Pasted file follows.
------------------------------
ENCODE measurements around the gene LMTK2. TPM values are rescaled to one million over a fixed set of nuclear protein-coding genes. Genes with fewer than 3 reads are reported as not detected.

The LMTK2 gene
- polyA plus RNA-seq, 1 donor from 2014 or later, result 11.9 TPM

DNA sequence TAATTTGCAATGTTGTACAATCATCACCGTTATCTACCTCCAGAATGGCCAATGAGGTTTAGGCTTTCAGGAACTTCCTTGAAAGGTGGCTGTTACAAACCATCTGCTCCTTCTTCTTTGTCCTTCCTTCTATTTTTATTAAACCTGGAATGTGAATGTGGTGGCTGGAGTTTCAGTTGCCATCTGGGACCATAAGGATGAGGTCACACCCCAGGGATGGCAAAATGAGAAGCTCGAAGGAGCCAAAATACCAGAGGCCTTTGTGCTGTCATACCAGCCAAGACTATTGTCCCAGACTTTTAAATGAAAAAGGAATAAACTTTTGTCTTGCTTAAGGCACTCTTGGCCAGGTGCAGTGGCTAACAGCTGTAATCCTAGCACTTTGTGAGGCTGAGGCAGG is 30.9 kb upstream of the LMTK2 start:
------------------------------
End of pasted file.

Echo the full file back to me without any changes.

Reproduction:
ENCODE measurements around the gene LMTK2. TPM values are rescaled to one million over a fixed set of nuclear protein-coding genes. Genes with fewer than 3 reads are reported as not detected.

The LMTK2 gene
- polyA plus RNA-seq, 1 donor from 2014 or later, result 11.9 TPM

DNA sequence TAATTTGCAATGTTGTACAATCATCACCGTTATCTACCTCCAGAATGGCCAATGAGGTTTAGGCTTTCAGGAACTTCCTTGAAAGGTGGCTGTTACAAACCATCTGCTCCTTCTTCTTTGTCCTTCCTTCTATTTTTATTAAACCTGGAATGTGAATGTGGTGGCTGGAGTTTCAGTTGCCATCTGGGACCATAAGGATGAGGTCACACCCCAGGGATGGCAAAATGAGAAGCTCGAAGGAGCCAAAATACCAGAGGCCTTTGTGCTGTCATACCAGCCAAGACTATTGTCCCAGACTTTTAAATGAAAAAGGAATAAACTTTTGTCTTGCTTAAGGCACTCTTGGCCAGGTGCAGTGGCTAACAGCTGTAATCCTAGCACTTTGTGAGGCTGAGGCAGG is 30.9 kb upstream of the LMTK2 start: